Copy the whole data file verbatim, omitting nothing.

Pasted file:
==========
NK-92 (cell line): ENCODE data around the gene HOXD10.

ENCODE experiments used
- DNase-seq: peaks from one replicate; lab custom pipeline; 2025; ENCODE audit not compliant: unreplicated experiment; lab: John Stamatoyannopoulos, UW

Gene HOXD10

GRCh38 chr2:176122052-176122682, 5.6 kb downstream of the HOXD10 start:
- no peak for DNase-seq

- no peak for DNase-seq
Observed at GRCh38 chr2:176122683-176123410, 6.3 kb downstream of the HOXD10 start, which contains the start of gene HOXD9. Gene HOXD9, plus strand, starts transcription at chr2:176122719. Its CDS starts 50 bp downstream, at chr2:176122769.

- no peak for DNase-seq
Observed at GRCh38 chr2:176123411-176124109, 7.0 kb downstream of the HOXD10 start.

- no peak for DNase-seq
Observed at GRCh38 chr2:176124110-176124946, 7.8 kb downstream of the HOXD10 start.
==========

NK-92 (cell line): ENCODE data around the gene HOXD10.

ENCODE experiments used
- DNase-seq: peaks from one replicate; lab custom pipeline; 2025; ENCODE audit not compliant: unreplicated experiment; lab: John Stamatoyannopoulos, UW

Gene HOXD10

GRCh38 chr2:176122052-176122682, 5.6 kb downstream of the HOXD10 start:
- no peak for DNase-seq

- no peak for DNase-seq
Observed at GRCh38 chr2:176122683-176123410, 6.3 kb downstream of the HOXD10 start, which contains the start of gene HOXD9. Gene HOXD9, plus strand, starts transcription at chr2:176122719. Its CDS starts 50 bp downstream, at chr2:176122769.

- no peak for DNase-seq
Observed at GRCh38 chr2:176123411-176124109, 7.0 kb downstream of the HOXD10 start.

- no peak for DNase-seq
Observed at GRCh38 chr2:176124110-176124946, 7.8 kb downstream of the HOXD10 start.